Loveblock’s Erica Crawford weighs in on the Sauvignon Blanc issue

by | Mar 26, 2020 | Article

In light of our recent online article ‘Is Sauvignon Blanc a victim of its own success?’, Erica Crawford, founder of New Zealand’s Loveblock Wines, offered her perspective.

Kim and Erica Crawford.

About Erica: Together with her husband Kim, the couple cemented their status as one of New Zealand’s pioneering Sauvignon Blanc producers and have become one of the country’s biggest export brands with Kim Crawford and Loveblock Wines.

Q: While Sauvignon Blanc is enjoying commercial success, it has to work really hard to gain any form of recognition among wine critics in South Africa. How have you managed to maintain value and prestige with your Sauvignon Blanc offerings?

I remember offering Kiwi Sauvvy to US buyers and media during the late 90s and early 2000s. The look of wonder as this flavour explosion hit their palates was something I will remember forever. Marlborough Sauvignon Blanc is lucky enough to have crazy high levels of impact aromatic compounds (methoxypyrazines and thiols). Those flavours are zippy, boisterous and big.

These flavours can be pronounced by manipulation in the vineyard and cellar, like making a tall person taller by putting them in high heels. The result? A big flavour bomb! Today, some producers are moving away from that style, but given the high levels of aromatic compounds, it’s harder than one thinks. Style-wise, we have acid in abundance to counter these big flavours.

I also think Sauvignon Blanc from Marlborough is consistent. While some critics might look down on this aromatic style, it enjoys price points that are considerably higher than the average bottle of wine in all markets, and is only eclipsed by Italy and France in the US. It brings in nearly NZ$2 billion in export value into the New Zealand economy.

When consumers buy New Zealand Sauvignon Blanc, they also buy ‘clean green’ (a strong sustainability position) and a bit of fantasy (Lord of the Rings, Middle Earth). That’s Brand New Zealand. I think South Africa needs to find its voice. I’m born South African, so please don’t stone me when I say this. Also, labour cost in New Zealand is sky high (the minimum wage is $17.50 per hour, and soon to be $20 per hour) that’s R174.50 per hour, so the offering we make must be premium.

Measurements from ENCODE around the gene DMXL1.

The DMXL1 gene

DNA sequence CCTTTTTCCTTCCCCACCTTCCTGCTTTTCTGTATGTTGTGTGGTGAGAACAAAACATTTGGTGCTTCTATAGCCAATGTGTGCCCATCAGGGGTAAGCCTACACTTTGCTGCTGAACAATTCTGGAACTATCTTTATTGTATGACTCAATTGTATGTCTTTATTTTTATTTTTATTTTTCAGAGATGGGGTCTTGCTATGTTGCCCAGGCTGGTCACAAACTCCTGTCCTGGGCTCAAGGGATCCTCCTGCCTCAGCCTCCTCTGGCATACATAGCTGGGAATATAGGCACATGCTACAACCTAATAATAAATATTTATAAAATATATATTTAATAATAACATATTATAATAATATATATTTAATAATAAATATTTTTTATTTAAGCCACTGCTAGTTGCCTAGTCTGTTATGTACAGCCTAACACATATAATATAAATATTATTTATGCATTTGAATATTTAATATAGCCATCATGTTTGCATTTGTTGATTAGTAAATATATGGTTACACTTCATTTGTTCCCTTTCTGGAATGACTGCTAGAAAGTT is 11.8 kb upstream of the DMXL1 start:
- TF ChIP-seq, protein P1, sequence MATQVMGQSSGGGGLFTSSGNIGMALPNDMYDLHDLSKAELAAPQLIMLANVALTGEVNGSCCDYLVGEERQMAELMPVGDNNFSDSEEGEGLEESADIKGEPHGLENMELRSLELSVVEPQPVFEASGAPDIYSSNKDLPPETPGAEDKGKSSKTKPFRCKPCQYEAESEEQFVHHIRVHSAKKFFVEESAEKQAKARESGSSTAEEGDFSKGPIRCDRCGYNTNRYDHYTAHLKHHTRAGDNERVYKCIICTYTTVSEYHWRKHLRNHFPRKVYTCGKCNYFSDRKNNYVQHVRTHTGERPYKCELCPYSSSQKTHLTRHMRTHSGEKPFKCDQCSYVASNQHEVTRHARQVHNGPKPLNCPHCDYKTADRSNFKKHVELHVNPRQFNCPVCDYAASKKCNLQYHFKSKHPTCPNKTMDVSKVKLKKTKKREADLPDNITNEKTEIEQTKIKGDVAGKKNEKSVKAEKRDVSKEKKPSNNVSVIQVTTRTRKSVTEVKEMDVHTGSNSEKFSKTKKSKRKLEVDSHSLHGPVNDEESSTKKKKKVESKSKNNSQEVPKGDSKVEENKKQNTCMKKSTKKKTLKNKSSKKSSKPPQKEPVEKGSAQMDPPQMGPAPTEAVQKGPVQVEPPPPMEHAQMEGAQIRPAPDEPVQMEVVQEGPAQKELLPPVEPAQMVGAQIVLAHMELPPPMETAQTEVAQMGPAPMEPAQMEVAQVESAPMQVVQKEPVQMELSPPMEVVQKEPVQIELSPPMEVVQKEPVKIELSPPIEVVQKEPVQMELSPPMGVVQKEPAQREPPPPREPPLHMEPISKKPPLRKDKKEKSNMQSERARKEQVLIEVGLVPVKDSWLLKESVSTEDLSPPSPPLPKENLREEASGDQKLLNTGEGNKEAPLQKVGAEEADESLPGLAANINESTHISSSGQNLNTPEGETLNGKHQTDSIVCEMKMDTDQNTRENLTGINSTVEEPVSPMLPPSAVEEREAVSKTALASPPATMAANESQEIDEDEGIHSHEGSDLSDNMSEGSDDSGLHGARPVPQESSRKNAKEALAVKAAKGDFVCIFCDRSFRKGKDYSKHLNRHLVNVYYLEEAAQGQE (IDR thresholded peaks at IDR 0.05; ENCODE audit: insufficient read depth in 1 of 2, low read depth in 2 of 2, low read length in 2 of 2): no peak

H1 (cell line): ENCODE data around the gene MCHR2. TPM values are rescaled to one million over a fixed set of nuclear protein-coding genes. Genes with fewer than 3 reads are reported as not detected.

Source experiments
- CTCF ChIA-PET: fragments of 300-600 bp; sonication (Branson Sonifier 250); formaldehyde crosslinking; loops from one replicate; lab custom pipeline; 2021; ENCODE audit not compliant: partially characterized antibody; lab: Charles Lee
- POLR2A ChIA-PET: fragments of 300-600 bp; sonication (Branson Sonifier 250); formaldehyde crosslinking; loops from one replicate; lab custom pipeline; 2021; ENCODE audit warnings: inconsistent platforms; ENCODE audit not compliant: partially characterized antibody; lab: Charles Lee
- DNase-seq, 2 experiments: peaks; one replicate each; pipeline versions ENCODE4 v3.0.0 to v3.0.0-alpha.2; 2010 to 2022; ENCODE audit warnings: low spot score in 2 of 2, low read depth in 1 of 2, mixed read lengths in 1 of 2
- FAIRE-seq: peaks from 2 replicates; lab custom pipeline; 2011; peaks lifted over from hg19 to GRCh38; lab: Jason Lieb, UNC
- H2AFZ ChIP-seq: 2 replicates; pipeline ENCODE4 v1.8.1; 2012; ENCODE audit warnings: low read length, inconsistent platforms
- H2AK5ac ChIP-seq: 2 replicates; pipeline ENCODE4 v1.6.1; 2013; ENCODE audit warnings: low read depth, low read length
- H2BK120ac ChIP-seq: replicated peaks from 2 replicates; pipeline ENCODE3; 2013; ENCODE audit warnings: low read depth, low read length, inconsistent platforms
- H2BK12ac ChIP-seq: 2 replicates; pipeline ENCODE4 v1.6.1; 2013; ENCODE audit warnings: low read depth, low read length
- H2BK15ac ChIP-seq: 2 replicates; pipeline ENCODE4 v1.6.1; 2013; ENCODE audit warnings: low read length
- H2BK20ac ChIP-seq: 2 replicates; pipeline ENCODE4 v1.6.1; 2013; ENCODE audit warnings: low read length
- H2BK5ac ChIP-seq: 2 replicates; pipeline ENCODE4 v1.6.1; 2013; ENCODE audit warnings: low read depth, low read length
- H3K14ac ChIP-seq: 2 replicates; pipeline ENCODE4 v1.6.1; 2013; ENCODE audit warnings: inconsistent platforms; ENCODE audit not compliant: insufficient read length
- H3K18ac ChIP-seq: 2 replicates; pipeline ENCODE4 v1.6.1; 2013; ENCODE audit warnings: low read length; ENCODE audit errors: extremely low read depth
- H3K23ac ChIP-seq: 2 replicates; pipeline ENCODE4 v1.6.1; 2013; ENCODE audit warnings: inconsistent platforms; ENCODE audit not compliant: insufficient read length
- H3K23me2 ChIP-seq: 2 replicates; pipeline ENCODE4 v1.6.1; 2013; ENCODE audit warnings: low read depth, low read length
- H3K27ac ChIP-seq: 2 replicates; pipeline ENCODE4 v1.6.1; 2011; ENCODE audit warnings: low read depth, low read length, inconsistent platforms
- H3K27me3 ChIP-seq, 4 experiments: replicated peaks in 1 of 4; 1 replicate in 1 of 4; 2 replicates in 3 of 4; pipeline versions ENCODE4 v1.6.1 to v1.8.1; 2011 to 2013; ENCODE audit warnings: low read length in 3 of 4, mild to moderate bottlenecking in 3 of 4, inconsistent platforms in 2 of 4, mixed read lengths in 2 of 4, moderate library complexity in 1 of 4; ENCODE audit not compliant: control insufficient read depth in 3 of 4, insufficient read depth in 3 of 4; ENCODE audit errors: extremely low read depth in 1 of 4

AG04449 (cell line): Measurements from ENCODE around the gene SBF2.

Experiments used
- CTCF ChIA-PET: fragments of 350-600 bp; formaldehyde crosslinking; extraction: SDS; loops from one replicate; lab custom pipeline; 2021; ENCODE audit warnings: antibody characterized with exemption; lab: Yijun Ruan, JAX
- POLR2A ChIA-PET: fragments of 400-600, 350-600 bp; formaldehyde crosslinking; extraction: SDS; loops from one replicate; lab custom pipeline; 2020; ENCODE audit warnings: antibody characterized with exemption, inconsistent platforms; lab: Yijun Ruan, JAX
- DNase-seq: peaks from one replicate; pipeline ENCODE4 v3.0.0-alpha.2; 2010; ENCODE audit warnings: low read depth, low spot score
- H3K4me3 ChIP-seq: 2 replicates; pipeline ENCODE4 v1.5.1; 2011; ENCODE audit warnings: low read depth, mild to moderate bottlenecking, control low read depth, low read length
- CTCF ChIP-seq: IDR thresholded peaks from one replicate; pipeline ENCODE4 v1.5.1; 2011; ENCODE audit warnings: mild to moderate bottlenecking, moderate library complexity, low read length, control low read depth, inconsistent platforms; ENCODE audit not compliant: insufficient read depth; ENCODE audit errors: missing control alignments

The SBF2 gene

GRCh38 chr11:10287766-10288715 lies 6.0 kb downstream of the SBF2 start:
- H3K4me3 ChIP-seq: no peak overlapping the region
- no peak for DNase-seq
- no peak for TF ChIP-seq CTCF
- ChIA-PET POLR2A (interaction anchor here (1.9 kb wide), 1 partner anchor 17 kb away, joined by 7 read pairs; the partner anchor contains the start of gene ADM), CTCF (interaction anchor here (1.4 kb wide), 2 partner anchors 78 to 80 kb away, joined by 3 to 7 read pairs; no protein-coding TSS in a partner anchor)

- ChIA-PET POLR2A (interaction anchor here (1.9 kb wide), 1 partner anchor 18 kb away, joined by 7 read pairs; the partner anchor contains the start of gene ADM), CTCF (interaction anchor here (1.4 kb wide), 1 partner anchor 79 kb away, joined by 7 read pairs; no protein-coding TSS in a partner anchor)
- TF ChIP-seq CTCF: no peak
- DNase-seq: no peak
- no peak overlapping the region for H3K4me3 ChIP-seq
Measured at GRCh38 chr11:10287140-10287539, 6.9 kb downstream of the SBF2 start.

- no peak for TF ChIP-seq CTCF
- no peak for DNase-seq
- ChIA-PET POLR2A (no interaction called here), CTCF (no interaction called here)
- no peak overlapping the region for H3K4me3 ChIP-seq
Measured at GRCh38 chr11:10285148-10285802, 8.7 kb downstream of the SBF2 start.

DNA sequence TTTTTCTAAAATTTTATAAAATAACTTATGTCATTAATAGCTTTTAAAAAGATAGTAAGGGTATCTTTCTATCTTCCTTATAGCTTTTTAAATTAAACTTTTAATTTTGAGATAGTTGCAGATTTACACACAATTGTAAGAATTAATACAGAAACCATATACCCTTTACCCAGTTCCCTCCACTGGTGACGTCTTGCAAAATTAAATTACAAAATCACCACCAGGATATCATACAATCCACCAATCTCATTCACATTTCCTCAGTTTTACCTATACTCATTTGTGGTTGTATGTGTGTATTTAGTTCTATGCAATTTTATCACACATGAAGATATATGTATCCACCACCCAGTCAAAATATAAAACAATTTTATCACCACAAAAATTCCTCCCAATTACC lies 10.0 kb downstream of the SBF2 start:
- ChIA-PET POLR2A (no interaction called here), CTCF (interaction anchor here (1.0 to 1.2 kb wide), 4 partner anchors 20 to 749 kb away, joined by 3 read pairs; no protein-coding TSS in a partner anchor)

Q: Do you think South Africa has to reinvent its Sauvignon Blanc offering, or is it merely a case of wine snobs frowning upon cultural expression that dares to be popular among the general public?

I just think that South Africans should celebrate its Sauvy. It offers everything a wine producer could want from this high-growth category: High consumer demand, good pricing and yes, cash flow (being a farmer is bloody hard!). I have tasted some outstanding Sauvignon Blanc wines in South Africa. In New Zealand, we also have the good, the bad and the ugly. This holds for any varietal. In South Africa, there seems to be a movement to make Sauvignon Blanc ‘anything-but-New-Zealand-style’ which is fine because Marlborough is unique in its chemical makeup. It is what it is.

I went through a similar phase where I didn’t drink Sauvignon Blanc. There was too much flavour coming at me and it was a bit two-dimensional. But as I evolved, I have fallen head over heels with the style all over again. I challenge anyone to call Sauvignon Blanc wines, like Cloudy Bay Te Koko, Dog Point Section 94 or Greywacke Wild, simplistic. A complex style can most certainly come from this varietal. These wines retail at $40 (R650) in the US and £30 in the UK (R600-R620). The big question is: Shouldn’t we respect the consumer more?

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